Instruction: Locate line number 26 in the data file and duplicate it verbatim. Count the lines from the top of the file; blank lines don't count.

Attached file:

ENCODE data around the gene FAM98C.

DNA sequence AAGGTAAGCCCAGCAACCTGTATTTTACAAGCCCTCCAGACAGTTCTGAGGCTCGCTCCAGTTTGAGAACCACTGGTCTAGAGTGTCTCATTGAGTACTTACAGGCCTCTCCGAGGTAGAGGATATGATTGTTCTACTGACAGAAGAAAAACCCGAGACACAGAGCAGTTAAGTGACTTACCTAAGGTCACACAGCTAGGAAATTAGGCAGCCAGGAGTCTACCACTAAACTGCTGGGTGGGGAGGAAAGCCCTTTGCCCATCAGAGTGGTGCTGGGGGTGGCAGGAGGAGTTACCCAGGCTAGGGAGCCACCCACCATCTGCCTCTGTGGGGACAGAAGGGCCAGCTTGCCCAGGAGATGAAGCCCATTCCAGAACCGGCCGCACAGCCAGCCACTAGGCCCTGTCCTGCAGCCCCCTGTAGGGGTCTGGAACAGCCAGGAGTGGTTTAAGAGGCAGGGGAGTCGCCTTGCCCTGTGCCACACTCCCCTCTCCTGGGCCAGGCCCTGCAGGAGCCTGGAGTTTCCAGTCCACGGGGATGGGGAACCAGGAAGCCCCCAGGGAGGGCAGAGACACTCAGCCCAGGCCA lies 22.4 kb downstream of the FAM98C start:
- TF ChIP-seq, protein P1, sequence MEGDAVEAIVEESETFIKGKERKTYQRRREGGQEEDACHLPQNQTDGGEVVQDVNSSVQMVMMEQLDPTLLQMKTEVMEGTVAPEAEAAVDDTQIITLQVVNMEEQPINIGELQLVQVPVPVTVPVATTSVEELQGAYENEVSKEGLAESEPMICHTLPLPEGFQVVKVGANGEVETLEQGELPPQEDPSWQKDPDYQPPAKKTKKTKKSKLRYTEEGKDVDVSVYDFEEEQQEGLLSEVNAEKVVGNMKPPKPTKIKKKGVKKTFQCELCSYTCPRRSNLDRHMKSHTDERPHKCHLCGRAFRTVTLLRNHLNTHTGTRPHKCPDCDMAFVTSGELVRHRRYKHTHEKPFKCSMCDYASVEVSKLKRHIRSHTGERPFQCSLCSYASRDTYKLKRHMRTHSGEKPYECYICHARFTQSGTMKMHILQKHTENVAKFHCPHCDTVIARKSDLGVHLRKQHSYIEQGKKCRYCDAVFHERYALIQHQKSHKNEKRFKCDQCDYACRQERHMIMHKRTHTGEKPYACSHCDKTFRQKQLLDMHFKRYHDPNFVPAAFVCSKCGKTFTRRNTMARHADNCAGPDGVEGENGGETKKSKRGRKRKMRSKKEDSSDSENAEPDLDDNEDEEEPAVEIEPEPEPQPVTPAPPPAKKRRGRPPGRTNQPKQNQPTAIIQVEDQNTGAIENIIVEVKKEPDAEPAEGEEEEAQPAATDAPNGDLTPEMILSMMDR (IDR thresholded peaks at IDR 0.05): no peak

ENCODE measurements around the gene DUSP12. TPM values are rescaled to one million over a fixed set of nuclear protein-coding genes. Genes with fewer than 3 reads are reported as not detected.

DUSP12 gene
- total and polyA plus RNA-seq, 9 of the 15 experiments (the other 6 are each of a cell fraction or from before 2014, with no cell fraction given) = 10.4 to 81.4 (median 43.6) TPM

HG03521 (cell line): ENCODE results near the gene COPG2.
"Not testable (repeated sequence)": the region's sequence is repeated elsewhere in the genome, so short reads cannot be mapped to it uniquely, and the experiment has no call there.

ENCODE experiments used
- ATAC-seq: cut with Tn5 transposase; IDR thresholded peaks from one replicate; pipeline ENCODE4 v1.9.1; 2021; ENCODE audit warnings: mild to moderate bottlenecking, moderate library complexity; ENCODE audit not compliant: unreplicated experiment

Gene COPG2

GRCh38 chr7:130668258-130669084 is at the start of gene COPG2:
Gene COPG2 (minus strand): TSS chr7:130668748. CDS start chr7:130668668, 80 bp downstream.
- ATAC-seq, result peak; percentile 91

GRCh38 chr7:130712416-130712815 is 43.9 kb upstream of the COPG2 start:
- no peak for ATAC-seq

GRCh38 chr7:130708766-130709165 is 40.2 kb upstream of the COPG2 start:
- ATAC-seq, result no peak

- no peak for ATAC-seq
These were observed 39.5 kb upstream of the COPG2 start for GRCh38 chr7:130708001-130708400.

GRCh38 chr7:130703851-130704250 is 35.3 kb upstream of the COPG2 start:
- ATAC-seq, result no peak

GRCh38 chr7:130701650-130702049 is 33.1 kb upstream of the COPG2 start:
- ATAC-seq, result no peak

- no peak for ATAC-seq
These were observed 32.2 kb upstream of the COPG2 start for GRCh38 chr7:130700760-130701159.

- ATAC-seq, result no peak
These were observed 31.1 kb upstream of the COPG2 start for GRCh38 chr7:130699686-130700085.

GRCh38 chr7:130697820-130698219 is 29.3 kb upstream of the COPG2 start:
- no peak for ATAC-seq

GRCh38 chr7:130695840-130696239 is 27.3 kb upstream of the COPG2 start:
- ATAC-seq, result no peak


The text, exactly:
These were observed 32.2 kb upstream of the COPG2 start for GRCh38 chr7:130700760-130701159.